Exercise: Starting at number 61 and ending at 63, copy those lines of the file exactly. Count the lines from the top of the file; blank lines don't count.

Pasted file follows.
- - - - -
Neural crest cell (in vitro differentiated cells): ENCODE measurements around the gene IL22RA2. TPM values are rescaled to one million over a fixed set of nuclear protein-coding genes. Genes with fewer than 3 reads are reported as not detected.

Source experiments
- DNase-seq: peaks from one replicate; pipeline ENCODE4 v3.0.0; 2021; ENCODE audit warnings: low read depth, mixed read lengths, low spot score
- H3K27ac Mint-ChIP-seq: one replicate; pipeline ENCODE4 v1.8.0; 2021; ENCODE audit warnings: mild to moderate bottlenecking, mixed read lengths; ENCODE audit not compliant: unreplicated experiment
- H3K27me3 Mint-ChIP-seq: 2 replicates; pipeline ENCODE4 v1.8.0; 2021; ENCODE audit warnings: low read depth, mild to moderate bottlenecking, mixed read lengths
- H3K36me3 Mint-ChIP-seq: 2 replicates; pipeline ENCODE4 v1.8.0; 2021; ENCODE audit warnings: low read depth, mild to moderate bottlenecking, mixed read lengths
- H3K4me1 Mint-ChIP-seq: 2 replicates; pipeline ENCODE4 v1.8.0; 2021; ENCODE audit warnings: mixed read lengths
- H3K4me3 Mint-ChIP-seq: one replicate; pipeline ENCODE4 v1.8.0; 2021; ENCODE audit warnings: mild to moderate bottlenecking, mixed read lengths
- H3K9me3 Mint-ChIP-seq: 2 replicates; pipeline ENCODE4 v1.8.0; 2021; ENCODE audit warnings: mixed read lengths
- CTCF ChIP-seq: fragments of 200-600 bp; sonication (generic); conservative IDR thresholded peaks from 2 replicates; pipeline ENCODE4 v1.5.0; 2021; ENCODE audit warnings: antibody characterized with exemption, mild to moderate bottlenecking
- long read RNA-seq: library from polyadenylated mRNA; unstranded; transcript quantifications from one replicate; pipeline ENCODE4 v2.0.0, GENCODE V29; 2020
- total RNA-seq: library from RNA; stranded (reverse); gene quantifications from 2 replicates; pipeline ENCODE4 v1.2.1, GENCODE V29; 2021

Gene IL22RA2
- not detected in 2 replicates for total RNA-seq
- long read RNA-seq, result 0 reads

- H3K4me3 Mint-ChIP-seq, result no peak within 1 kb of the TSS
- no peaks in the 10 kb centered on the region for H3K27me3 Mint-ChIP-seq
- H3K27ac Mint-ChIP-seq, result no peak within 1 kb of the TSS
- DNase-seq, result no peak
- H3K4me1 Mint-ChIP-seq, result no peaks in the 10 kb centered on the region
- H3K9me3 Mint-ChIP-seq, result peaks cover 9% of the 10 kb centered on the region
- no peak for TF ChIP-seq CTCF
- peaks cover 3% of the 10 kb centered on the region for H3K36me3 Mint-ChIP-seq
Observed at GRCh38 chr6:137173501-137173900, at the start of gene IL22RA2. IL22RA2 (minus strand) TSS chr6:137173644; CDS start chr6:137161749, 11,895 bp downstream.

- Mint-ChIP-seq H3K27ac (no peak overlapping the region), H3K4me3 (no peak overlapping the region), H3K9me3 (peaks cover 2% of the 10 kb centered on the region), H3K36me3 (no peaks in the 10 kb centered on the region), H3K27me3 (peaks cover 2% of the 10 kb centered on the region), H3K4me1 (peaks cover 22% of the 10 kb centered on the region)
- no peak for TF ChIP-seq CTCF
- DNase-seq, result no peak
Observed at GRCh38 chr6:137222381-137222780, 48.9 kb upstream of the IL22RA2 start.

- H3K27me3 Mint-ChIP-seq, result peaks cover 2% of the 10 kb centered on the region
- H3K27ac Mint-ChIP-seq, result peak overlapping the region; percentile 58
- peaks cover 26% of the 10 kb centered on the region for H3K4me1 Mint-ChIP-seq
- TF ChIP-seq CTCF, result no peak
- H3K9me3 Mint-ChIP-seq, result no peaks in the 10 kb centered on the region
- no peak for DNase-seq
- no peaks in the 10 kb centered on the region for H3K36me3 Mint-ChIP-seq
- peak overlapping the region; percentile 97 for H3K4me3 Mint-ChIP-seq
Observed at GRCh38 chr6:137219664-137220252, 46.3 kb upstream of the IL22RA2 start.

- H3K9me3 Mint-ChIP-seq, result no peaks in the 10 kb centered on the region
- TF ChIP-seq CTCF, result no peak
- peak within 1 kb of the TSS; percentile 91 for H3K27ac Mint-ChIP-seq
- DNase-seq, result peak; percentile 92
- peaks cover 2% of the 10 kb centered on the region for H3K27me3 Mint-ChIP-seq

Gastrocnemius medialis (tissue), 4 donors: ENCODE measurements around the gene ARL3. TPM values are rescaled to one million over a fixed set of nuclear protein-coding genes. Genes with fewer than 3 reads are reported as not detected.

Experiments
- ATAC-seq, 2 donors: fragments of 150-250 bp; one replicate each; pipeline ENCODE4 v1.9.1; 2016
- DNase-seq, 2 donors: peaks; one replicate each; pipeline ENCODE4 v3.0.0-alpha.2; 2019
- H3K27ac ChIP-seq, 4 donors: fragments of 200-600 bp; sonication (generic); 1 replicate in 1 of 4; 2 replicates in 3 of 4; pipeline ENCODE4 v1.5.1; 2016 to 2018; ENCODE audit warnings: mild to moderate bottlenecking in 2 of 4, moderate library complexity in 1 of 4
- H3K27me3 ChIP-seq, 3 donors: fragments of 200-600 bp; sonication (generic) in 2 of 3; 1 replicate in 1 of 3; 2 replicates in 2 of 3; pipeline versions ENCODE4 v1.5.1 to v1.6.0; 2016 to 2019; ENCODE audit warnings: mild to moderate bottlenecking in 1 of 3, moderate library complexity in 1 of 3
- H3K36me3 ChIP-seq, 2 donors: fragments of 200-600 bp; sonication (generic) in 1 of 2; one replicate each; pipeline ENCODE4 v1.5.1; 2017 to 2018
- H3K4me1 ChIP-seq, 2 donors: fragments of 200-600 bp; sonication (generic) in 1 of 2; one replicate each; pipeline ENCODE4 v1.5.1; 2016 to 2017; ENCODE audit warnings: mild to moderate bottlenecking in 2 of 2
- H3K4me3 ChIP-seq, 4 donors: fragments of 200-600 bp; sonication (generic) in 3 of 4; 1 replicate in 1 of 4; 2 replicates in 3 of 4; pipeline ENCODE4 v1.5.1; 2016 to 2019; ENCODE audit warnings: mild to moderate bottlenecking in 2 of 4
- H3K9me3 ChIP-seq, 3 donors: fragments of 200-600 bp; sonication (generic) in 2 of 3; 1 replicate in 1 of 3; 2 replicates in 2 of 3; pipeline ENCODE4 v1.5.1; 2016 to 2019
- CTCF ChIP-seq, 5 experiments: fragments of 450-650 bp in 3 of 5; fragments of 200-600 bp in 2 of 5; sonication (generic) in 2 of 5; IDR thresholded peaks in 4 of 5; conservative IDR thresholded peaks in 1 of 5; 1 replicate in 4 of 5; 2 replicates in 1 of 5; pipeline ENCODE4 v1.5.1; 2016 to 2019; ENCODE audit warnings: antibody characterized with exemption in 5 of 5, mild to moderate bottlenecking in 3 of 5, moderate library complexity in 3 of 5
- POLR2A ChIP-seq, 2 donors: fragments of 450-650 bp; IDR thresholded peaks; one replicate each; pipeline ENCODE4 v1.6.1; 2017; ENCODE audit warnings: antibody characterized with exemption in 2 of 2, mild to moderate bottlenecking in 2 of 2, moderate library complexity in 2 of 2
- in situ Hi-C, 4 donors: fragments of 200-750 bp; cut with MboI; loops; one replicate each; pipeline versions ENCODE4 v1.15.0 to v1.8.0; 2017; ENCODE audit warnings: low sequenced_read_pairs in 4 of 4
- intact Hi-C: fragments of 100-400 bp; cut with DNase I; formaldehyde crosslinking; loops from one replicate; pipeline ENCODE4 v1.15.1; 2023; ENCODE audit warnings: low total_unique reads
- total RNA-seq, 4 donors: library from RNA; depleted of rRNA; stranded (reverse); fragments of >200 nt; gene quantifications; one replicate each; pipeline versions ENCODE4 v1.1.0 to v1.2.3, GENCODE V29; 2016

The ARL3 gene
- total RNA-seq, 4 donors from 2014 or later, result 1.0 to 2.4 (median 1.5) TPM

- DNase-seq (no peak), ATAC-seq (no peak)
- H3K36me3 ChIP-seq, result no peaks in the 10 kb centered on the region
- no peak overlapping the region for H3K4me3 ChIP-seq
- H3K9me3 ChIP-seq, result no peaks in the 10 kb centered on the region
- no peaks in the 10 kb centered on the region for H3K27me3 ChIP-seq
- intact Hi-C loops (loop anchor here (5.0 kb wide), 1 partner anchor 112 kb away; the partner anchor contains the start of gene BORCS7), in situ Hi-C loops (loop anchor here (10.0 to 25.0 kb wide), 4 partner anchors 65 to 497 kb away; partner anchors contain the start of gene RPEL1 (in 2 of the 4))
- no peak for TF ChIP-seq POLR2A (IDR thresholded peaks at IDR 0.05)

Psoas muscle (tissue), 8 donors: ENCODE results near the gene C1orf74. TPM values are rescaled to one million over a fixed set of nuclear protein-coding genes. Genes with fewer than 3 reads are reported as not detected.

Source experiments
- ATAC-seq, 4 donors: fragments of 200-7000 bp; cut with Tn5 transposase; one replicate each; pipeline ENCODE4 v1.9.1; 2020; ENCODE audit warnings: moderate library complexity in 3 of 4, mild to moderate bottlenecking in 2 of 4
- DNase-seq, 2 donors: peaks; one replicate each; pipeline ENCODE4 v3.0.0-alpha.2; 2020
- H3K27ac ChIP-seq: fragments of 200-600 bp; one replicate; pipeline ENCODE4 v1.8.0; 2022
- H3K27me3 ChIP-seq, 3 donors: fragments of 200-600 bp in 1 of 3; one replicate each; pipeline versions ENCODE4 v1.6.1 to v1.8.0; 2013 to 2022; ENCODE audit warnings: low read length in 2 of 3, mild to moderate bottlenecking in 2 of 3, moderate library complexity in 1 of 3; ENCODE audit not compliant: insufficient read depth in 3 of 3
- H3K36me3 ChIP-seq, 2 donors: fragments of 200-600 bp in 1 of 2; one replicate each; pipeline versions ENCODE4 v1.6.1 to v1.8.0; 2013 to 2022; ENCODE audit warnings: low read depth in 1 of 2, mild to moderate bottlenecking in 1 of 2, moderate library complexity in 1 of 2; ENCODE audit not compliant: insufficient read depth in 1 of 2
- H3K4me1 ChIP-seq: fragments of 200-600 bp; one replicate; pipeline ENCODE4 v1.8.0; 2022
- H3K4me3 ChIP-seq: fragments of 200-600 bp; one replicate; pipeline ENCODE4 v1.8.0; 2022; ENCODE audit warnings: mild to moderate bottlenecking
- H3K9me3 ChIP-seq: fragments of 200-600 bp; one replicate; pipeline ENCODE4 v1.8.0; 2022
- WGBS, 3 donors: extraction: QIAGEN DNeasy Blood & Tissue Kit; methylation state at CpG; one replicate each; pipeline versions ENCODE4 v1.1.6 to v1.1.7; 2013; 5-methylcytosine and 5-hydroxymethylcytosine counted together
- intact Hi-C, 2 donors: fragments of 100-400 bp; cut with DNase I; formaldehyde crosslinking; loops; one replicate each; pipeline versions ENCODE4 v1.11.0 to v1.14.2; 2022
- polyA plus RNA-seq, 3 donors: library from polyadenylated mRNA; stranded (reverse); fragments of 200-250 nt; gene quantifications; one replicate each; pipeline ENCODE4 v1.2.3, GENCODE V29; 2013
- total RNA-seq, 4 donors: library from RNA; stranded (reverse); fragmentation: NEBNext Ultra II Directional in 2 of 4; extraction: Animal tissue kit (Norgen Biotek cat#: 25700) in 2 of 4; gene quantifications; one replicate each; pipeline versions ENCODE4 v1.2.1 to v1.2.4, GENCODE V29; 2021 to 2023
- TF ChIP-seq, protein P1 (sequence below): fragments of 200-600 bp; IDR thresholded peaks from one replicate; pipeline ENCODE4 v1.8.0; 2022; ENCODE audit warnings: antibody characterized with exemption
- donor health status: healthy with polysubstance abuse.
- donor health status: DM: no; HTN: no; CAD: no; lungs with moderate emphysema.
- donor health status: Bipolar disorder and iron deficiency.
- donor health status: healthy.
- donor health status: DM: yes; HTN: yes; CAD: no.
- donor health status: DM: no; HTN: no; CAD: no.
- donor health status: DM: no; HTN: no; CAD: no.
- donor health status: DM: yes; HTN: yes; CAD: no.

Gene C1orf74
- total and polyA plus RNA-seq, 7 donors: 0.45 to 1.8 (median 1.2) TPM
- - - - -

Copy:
- H3K36me3 ChIP-seq, result no peaks in the 10 kb centered on the region
- no peak overlapping the region for H3K4me3 ChIP-seq
- H3K9me3 ChIP-seq, result no peaks in the 10 kb centered on the region